The year-long Oakland, Ca., police misconduct trial that ended in a mistrial involved alleged crimes in places where more than half the residents, and all the alleged victims, are black. But the San Francisco Chronicle reports that no jurors in the so-called “Riders” case were black, a disparity that experts say seems all too common.
Community leaders and even members of the jury are calling for a retrial, many of them citing the lack of African Americans on the jury, even though the county is 10 percent black.
Attorneys involved said the jury was shaped more by economics than by racial bias. “Economics largely decide who’s going to sit on a jury,” said Michael Rains, who represented one of the accused former officers. “It’s an enormous problem, and I’m not sure there’s a solution.”
Prosecutor David Hollister said the trial’s length had put many working class minority jurors out of the running. “If you get a juror who is 27 years old from West Oakland who is working an hourly wage, his employer might give him a day off with pay, but he is not going to give him four months off with pay,” Hollister said. “That would eliminate him.” Of 680 jurors in the original pool, more than 500 were eliminated for cause or, more often, for hardship, he said. Of the remaining 113, 13 were African American. “We lost ethnic diversity; we lost age diversity,” Hollister said. “What we were left with was a predominantly white, middle class, well-established jury.”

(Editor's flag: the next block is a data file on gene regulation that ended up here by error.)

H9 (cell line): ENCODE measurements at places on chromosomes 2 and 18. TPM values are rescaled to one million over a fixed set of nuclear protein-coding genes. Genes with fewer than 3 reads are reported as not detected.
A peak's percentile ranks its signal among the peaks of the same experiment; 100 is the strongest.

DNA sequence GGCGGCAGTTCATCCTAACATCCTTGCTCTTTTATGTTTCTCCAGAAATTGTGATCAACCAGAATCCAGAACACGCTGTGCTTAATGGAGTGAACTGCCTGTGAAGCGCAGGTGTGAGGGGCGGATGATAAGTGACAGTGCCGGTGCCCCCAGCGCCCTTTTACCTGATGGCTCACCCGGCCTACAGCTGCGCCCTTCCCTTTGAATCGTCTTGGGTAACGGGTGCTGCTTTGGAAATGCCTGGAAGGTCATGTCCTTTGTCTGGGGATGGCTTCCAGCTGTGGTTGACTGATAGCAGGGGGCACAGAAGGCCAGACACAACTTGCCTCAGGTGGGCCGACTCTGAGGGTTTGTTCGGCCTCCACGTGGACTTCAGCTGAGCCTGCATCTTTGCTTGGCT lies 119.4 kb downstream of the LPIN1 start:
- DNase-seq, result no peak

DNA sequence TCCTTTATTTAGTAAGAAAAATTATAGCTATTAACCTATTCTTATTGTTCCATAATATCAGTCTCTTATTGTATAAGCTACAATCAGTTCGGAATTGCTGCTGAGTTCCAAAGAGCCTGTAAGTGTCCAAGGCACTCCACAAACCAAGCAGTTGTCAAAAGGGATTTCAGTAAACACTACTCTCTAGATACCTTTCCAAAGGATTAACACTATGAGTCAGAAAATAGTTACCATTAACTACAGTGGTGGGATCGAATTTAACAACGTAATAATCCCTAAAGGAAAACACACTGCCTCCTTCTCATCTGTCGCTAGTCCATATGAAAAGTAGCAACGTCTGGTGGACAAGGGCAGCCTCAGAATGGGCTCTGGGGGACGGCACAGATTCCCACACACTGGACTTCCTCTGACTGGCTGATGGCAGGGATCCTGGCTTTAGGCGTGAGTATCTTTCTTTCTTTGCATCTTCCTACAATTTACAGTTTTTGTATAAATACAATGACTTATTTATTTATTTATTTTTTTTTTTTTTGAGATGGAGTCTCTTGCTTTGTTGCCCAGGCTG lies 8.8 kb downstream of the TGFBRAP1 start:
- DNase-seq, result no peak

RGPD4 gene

No major studies have been conducted on how well juries represent the communities they serve, experts say. The question wasn’t considered before the 1960s, when states began to look at jury selection systems in the context of the civil rights movement, said Tom Munsterman of the National Center for State Courts.